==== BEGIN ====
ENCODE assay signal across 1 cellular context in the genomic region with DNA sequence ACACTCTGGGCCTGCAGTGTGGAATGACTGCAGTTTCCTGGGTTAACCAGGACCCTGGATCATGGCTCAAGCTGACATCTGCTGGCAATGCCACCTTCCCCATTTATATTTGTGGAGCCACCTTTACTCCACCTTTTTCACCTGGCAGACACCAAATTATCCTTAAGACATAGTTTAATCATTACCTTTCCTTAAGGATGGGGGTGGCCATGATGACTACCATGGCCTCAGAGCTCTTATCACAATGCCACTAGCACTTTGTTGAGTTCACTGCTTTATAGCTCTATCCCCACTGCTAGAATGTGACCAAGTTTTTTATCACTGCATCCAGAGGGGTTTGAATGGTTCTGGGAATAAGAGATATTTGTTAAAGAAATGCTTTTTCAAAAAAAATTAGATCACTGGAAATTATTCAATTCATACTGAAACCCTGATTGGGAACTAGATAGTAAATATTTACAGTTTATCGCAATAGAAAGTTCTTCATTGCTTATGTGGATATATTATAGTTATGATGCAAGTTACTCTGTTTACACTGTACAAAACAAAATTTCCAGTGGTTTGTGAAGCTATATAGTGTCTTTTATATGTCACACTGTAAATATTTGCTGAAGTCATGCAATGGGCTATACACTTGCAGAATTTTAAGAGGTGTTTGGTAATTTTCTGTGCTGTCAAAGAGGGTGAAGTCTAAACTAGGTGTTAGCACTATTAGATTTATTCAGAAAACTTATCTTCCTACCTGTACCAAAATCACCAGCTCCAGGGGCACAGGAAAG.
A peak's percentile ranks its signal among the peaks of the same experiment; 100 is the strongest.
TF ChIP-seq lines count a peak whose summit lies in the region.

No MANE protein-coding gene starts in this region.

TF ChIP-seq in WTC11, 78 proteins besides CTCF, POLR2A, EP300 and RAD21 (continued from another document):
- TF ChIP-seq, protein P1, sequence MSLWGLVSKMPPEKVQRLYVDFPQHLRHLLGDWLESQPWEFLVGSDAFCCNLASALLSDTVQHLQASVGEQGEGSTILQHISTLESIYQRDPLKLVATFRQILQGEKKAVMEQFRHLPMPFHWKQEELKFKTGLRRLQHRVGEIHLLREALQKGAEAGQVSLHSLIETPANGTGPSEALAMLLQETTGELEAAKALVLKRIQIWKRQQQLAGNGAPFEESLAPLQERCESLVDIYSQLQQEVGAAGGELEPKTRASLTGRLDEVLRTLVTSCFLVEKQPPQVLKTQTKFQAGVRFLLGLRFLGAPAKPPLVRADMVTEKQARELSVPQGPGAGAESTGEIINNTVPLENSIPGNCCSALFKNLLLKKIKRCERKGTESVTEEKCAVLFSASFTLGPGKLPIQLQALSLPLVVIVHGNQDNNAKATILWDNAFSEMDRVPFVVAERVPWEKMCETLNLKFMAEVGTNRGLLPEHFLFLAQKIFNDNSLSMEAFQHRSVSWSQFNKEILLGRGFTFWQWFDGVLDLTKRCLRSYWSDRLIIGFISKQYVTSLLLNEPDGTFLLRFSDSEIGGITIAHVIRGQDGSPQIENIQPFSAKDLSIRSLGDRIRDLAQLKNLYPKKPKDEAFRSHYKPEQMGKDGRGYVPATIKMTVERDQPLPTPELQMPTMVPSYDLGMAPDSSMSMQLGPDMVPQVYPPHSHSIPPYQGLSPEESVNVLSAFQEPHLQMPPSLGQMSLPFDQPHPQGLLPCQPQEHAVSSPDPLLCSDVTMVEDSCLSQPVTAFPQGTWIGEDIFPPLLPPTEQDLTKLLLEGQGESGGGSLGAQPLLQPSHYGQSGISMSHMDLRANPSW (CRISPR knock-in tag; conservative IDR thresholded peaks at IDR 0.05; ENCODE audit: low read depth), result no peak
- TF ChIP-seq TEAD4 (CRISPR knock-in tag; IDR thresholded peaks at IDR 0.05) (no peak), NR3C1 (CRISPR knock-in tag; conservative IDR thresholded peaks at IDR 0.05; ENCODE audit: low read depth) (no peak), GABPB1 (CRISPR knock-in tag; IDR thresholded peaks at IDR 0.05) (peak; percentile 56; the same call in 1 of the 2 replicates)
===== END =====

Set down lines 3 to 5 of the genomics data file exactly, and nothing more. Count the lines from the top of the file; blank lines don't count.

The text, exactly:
TF ChIP-seq lines count a peak whose summit lies in the region.

No MANE protein-coding gene starts in this region.

TF ChIP-seq in WTC11, 78 proteins besides CTCF, POLR2A, EP300 and RAD21 (continued from another document):